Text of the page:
President Barack Obama, on Dec. 12, 2011, called Iraq "self-reliant and democratic." He praised that country, calling it a "new Iraq that's determining its own destiny -- a country in which people from different religious sects and ethnicities can resolve their differences peacefully through the democratic process." Obama said, "I have no doubt that Iraq can succeed."
He campaigned to end the war in Iraq. He did -- at least he ended America's military involvement in the war. He pulled out all the troops, without leaving a residual force behind as we did, for example, in South Korea, where we have stationed troops for over 50 years.
Iraq fell off the front pages. By 2008, even Sen. Obama, a harsh critic of the war and of the "surge" that turned it around, said: "I think that, I did not anticipate, and I think that this is a fair characterization, the convergence of not only the surge but the Sunni awakening in which a whole host of Sunni tribal leaders decided that they had had enough with al-Qaida, in the Shia community the militias standing down to some degrees. So what you had is a combination of political factors inside of Iraq that then came right at the same time as terrific work by our troops. Had those political factors not occurred, I think that my assessment would have been correct."
The lack of media interest reflected, in part, their contempt for the war -- why we fought it, why we were there. But another factor is this: Iraq, as of 2011, was surprisingly calm -- the opposite of what the George W. Bush-hating media predicted. Even those who opposed the Iraq War were surprised at the level of relative peace and security, after a decade of expending blood and treasure. The relative calm in Iraq in 2010 and 2011 explains why Obama and Vice President Joe Biden decided to snatch some credit, with Biden calling Iraq "one of the great achievements of this administration."
Today YouTube shows videos of "infidel" Iraqis being beheaded and mowed down with automatic weapons. What went so horribly wrong?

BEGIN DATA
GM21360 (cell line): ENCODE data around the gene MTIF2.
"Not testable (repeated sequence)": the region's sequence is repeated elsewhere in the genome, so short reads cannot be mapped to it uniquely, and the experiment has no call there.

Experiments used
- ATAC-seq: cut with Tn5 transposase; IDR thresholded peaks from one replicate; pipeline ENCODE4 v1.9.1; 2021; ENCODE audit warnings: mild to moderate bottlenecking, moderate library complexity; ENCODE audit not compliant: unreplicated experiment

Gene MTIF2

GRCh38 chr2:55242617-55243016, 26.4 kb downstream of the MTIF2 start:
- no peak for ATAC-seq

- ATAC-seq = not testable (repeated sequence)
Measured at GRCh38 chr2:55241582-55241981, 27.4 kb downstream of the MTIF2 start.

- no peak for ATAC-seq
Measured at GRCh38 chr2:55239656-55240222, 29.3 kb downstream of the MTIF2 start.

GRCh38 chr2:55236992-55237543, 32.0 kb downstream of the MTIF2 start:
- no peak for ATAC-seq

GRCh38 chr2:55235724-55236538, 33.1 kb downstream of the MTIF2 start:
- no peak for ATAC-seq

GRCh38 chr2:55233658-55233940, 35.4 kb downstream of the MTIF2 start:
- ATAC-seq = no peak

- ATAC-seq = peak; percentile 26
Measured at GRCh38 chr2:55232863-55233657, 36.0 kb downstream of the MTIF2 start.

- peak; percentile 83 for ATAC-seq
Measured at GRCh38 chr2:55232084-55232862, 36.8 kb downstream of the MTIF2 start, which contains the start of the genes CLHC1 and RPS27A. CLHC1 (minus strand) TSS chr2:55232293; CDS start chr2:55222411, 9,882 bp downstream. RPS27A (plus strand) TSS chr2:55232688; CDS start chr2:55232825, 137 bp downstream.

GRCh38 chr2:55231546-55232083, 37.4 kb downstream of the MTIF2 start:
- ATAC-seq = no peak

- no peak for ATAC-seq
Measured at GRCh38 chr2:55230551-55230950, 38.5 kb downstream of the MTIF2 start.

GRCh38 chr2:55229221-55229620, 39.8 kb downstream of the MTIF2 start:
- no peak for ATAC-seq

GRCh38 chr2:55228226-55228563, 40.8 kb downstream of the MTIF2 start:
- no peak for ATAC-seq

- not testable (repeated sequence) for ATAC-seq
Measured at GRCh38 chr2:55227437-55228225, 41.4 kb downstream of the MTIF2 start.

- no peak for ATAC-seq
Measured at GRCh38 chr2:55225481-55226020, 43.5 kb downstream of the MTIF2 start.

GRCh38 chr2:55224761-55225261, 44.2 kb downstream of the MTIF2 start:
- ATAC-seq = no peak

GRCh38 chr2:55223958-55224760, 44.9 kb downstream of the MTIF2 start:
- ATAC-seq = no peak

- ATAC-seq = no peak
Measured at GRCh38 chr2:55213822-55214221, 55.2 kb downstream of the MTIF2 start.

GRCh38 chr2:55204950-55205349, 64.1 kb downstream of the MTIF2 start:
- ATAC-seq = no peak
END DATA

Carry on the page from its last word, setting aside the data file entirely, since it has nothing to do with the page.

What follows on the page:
Into 2007, then-President Bush talked about the importance of negotiating a long-term status of forces agreement that would allow U.S. troops to remain in Iraq to help with security. He warned that if the U.S. didn't stay the course in Iraq, the country could become a terror state or a recruiting ground for terrorists.
How much importance did candidate Obama place on obtaining a status of forces agreement? After his election, the "Office of the President-Elect" website said: "Obama and Biden believe it is vital that a Status of Forces Agreement (SOFA) be reached so our troops have the legal protections and immunities they need. Any SOFA should be subject to Congressional review to ensure it has bipartisan support here at home." In the weeks following Obama's election, the Iraqis passed, and Bush signed, a SOFA agreement that would have American troops out of Iraq by December 2011.
Former Secretary of State Hillary Clinton blamed the Iraqis for refusing to negotiate a new, acceptable status of forces agreement that would have allowed U.S. forces to stay in Iraq past 2011. Former U.N. ambassador John Bolton, however, says the Obama administration wanted to walk away from Iraq -- but didn't want it to look obvious. So they blamed it on supposedly "failed" SOFA negotiations.
Remember, Obama saw no national security interest in Iraq, even though Saddam Hussein was presumed to have stockpiles of weapons of mass destruction; was shooting at the British and American plane patrolling the southern and northern "no-fly" zones; was sending $25,000 to homicide bomber families in Israel; was stealing from the oil-for-food program; had used chemical weapons on his own neighbors and his own people; and had attempted to assassinate President George H.W. Bush. Still, Obama saw no national security interest in Iraq. Why would he now?
Obama now says he is "looking at all the options ... I don't rule out anything" -- short of combat. If, short of combat, we could have achieved our objectives in Iraq, we would not have sent in combat troops in the first place.
The Obama administration was caught flat-footed at the brutality and lethality of ISIS, the Islamic State of Iraq and Syria, a group of Islamic Sunni "extremists" said to be well-trained, well-equipped, well-financed and even more brutal than al-Qaida. And now the administration is thinking of working with Iran to help the mostly Shiite Iraqi government survive? This is, of course, the same Iran that helped kill and maim Americans soldiers with roadside bombs in Iraq? This is, of course, the same Iran that our intelligence community says is marching toward building a nuclear weapon?
Critics assailed Obama's recent West Point speech, pre-billed as a legacy-defining foreign policy doctrine. Some call the speech unclear, lacking in focus or conviction. But, no, there is, in fact, an Obama doctrine. It can be explained this way: "The 'war on terror' is over because I said so -- now go tell the enemy."